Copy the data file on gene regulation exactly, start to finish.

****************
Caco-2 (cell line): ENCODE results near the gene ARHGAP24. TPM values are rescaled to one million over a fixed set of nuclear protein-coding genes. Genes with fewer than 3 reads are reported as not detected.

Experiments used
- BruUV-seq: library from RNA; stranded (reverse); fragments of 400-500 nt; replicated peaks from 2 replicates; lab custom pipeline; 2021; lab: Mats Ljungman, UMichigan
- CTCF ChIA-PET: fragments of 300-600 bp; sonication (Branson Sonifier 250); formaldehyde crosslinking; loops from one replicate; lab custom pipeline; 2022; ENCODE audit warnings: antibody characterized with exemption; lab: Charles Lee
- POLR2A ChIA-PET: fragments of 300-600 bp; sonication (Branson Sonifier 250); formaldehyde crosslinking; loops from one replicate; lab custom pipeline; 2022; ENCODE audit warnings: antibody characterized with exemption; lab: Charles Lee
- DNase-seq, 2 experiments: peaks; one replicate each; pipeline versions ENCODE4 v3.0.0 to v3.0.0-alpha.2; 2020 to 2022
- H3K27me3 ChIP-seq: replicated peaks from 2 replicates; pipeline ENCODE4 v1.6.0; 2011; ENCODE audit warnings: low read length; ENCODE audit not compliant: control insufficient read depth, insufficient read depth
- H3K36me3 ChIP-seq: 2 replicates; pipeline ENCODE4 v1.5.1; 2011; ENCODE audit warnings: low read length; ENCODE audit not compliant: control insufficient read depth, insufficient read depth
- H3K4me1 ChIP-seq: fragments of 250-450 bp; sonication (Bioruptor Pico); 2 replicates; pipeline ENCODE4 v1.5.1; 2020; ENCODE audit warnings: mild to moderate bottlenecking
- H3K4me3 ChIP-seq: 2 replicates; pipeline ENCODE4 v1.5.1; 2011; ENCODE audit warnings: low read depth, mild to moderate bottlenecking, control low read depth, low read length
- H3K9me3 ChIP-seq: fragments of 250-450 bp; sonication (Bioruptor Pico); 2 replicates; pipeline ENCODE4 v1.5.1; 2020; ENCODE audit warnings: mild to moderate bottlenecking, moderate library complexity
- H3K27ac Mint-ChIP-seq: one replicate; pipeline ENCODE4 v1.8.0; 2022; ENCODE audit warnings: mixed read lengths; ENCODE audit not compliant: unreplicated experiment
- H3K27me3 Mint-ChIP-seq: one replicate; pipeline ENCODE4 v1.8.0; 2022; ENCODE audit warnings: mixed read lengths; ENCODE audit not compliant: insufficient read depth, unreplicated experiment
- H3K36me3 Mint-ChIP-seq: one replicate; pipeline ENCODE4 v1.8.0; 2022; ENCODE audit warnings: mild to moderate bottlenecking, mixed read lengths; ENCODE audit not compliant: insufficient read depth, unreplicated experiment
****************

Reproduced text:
Caco-2 (cell line): ENCODE results near the gene ARHGAP24. TPM values are rescaled to one million over a fixed set of nuclear protein-coding genes. Genes with fewer than 3 reads are reported as not detected.

Experiments used
- BruUV-seq: library from RNA; stranded (reverse); fragments of 400-500 nt; replicated peaks from 2 replicates; lab custom pipeline; 2021; lab: Mats Ljungman, UMichigan
- CTCF ChIA-PET: fragments of 300-600 bp; sonication (Branson Sonifier 250); formaldehyde crosslinking; loops from one replicate; lab custom pipeline; 2022; ENCODE audit warnings: antibody characterized with exemption; lab: Charles Lee
- POLR2A ChIA-PET: fragments of 300-600 bp; sonication (Branson Sonifier 250); formaldehyde crosslinking; loops from one replicate; lab custom pipeline; 2022; ENCODE audit warnings: antibody characterized with exemption; lab: Charles Lee
- DNase-seq, 2 experiments: peaks; one replicate each; pipeline versions ENCODE4 v3.0.0 to v3.0.0-alpha.2; 2020 to 2022
- H3K27me3 ChIP-seq: replicated peaks from 2 replicates; pipeline ENCODE4 v1.6.0; 2011; ENCODE audit warnings: low read length; ENCODE audit not compliant: control insufficient read depth, insufficient read depth
- H3K36me3 ChIP-seq: 2 replicates; pipeline ENCODE4 v1.5.1; 2011; ENCODE audit warnings: low read length; ENCODE audit not compliant: control insufficient read depth, insufficient read depth
- H3K4me1 ChIP-seq: fragments of 250-450 bp; sonication (Bioruptor Pico); 2 replicates; pipeline ENCODE4 v1.5.1; 2020; ENCODE audit warnings: mild to moderate bottlenecking
- H3K4me3 ChIP-seq: 2 replicates; pipeline ENCODE4 v1.5.1; 2011; ENCODE audit warnings: low read depth, mild to moderate bottlenecking, control low read depth, low read length
- H3K9me3 ChIP-seq: fragments of 250-450 bp; sonication (Bioruptor Pico); 2 replicates; pipeline ENCODE4 v1.5.1; 2020; ENCODE audit warnings: mild to moderate bottlenecking, moderate library complexity
- H3K27ac Mint-ChIP-seq: one replicate; pipeline ENCODE4 v1.8.0; 2022; ENCODE audit warnings: mixed read lengths; ENCODE audit not compliant: unreplicated experiment
- H3K27me3 Mint-ChIP-seq: one replicate; pipeline ENCODE4 v1.8.0; 2022; ENCODE audit warnings: mixed read lengths; ENCODE audit not compliant: insufficient read depth, unreplicated experiment
- H3K36me3 Mint-ChIP-seq: one replicate; pipeline ENCODE4 v1.8.0; 2022; ENCODE audit warnings: mild to moderate bottlenecking, mixed read lengths; ENCODE audit not compliant: insufficient read depth, unreplicated experiment